The mood at the Cebe Junior Secondary School, where the funeral took place, was sombre. Meanwhile, Frere Hospital in East London was a hive of activity as injured patients were still being treated. Thandiwe Gcwina, 62, survived the crash but is struggling with injuries to her head and ribs.
Gcwina said when villagers, mostly elderly people, boarded the bus on that fateful Monday morning they were chirpy about the trip to town.
“But things quickly took a turn for the worst near Emsengeni bus stop in Cebe,” she recalled. She thinks the driver lost control of the vehicle.
“We had no idea this horrible thing would happen to us that day. We were happy to finally be able to board the bus to town,” Gcwina said.
She knew they were in danger when she saw one of the vehicle’s tyres pop out.
“At first it felt like the driver had driven over a large rock and we all asked what was happening. People started shouting and then there was complete silence and then more screaming as the bus started going down.
The bus rolled about four times with us inside before coming to a standstill. I passed out and then woke up to more screams while I lay in the bushes,” Gcwina said.
“I don’t see how we can move on from this; most of the passengers were elderly people who knew our customs and traditions,” she said, vowing to never again board the bus to town.
Cebe Junior Secondary principal Ngqaleko Mkunqwana said the disaster had not only disrupted learning and teaching at the school, it had left many pupils without parents.
“Kids have lost grandparents and some both their parents. That’s our biggest challenge right now,” Mkunqwana said. Going through the list of the deceased, Mkhunqwana pointed out the school had lost members of its governing body.
“Many of them were prominent people in the community who not only contributed to the school but also have children who attend Cebe Junior Secondary School.” He is concerned that some people will relocate to other towns and the number of pupils will dwindle, possibly leading to closure of the school. Mkhunqwana, who lost his sister Gladys, said the scene of the crash was one of the most horrific things he had seen.
“I’ll never forget what I saw that day; it was very disturbing,” said Mkhunqwana, a descendant of one of the village’s founding families, who settled in Cebe from the former Ciskei in the late 1800s.
There is some light at the end of a dark tunnel. After five years of severe drought and water shortages, Cebe residents are set to have clean drinking water after Gift of the Givers Foundation drilled two boreholes in the village. One borehole will provide drinking water for the school while the other will be used by the village.
The foundation also donated 60 Jojo tanks, blankets, food and school stationery to the community. Gift of the Givers project manager Ali Sablay said the foundation wanted to honour those who had lost their lives in the accident in a proper manner.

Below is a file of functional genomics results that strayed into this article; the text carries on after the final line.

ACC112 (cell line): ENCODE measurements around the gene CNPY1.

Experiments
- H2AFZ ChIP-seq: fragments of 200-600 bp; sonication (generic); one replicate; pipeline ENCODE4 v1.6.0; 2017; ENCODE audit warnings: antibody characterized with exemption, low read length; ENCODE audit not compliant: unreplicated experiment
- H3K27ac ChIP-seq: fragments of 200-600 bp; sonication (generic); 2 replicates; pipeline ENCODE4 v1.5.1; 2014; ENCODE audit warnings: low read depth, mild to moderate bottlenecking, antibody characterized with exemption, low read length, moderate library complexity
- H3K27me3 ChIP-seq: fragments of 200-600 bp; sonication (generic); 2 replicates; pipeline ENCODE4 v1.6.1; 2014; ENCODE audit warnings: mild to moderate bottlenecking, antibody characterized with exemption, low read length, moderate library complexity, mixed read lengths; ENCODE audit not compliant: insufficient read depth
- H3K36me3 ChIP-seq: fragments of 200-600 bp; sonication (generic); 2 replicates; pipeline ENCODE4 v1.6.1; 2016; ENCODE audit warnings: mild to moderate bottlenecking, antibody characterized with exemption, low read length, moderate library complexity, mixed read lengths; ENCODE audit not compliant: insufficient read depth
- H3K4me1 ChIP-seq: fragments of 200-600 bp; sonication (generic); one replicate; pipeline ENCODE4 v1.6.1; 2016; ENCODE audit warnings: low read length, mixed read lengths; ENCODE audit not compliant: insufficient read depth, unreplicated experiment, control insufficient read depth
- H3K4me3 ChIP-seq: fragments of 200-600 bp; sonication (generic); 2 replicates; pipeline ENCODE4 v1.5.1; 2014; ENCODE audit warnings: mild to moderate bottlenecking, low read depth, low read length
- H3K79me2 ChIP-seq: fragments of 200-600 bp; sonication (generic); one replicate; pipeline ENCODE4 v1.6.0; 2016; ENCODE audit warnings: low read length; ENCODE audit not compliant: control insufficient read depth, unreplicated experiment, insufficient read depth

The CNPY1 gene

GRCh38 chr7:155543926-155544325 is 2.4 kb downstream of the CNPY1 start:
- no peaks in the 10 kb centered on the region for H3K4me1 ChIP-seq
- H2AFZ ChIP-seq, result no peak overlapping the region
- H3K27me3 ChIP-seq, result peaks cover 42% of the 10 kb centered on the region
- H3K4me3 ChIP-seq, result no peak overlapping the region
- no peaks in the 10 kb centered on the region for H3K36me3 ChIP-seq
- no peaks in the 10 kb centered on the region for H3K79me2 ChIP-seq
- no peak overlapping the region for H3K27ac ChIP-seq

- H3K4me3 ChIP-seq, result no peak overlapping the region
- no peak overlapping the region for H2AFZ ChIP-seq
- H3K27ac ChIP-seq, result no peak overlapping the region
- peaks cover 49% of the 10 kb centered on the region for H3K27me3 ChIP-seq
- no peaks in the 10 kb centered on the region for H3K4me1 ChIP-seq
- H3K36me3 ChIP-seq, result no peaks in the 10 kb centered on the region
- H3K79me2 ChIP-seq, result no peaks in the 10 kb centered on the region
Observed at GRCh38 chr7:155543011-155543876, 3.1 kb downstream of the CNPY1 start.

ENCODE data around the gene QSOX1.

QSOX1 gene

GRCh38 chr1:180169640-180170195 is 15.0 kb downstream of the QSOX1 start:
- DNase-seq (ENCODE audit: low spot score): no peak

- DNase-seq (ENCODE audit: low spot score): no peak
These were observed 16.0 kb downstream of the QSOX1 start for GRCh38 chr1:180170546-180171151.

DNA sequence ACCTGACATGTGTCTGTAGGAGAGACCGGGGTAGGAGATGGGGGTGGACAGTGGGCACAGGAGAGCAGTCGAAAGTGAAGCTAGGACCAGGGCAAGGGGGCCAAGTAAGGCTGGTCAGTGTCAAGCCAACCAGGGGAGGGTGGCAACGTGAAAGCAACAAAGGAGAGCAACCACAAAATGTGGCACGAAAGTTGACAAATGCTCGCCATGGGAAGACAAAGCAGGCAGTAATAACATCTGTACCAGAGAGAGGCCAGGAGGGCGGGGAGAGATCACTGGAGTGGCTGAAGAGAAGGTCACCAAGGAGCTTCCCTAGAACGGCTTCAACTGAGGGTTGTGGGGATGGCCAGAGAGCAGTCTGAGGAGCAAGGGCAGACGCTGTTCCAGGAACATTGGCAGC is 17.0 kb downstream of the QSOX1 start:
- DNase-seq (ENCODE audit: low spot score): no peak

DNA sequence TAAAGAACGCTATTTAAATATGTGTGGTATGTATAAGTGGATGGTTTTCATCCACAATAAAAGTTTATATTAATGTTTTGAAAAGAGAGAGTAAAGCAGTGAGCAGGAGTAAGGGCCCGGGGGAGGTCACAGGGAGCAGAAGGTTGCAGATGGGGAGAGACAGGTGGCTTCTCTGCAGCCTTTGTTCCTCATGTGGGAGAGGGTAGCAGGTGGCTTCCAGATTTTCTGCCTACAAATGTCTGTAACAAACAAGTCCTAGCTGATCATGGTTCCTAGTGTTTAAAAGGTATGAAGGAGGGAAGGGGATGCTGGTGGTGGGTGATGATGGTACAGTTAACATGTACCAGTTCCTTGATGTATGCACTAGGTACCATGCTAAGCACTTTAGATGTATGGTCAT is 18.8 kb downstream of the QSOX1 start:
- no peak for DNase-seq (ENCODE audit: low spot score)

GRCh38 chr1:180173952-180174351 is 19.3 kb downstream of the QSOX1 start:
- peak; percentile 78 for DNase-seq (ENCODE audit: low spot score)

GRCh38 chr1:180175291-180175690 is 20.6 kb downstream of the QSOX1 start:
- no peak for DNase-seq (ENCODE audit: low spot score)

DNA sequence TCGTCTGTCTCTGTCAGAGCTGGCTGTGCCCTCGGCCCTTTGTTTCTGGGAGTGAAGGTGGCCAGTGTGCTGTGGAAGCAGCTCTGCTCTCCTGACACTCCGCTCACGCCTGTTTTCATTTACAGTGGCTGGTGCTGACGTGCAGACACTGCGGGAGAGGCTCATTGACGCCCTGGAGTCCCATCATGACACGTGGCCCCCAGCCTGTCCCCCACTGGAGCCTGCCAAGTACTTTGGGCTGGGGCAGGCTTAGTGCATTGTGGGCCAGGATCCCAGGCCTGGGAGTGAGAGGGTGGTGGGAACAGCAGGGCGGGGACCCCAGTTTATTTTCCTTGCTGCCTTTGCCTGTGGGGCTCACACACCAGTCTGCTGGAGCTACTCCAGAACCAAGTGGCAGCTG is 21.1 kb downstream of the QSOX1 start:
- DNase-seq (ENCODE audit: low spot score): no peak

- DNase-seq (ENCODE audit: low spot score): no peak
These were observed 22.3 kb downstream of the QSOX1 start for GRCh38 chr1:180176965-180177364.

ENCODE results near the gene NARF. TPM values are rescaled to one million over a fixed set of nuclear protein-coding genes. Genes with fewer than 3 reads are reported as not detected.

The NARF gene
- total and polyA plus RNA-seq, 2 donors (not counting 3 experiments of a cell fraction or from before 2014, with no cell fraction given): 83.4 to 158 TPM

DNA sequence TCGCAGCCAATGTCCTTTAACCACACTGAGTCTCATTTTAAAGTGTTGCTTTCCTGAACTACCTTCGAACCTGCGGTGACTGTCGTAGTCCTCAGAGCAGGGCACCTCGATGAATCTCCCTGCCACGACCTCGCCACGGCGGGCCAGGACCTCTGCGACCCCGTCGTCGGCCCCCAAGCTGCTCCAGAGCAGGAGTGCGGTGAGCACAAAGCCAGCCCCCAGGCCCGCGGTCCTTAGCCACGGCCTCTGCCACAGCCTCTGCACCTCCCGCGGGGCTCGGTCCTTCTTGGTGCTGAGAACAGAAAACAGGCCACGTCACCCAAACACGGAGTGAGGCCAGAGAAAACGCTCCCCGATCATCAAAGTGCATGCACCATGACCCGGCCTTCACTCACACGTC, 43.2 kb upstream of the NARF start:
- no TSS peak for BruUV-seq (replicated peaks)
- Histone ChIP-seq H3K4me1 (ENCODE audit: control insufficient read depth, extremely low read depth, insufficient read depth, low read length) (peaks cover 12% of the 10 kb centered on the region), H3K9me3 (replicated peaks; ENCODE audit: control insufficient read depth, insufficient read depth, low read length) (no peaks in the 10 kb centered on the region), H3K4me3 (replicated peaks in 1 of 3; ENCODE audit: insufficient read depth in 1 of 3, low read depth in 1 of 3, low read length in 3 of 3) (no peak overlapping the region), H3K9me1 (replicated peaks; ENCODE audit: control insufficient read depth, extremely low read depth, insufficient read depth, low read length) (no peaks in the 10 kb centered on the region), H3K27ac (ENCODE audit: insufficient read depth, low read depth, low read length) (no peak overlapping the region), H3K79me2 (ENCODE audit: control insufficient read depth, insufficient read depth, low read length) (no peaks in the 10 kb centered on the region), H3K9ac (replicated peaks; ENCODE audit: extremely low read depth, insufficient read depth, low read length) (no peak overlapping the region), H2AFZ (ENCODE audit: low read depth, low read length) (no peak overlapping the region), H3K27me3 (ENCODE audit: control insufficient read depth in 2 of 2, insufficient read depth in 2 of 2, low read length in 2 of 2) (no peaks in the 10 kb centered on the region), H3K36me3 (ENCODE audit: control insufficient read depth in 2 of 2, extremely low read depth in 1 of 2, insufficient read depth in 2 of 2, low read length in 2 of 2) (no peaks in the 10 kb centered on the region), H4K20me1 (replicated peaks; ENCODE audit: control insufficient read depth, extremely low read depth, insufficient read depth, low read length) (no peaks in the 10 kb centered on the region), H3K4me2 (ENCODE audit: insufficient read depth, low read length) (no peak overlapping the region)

“We have put ourselves in the shoes of those who are left behind. If our loved ones were in this situation we would want to give them the best, that’s why we decided to help. It’s vital for us to honour the deceased,” he said.
Also bringing much-needed relief to the families was the South African Funeral Practitioners’ Association (SAFPA), which donated coffins with a combined value of R355,000. SAFPA public relations officer Vumile Tsuluka said the organisation would erect a monument bearing the names of those who died.
Bus company AB350 stakeholders relations officer Monelisi Siguqa said investigations were underway.
“As of now, we don’t know the actual cause of the accident. We are waiting for the investigation to be completed and only then will we know what happened,” said Siguqa, denying allegations of overloading and pointing out that the bus was only two years old.
Siguqa revealed that the company had asked the government to upgrade roads in the area:
“In a meeting last month we proposed that we upgrade the roads ourselves and have the government reimburse us.”
Talks about entering into a service-level agreement with the Department of Transport would continue. Speaking at the funeral, Eastern Cape Premier Oscar Mabuyane said his government would look at bringing more services to the village and asked residents to engage with his team.
“We send our condolences to the families. We know that this isn’t the first accident of this kind. This happened in Willowvale and we know it seems as though we only work when there is an accident. We want to change that… We are here to also apologise because bringing services to people, including Sassa payouts, is our job. We also want to thank those who helped during the bus accident because that helped save many lives,” Mabuyane said. MC
A crevasse is in ice and a crevice is in rock. Now you know.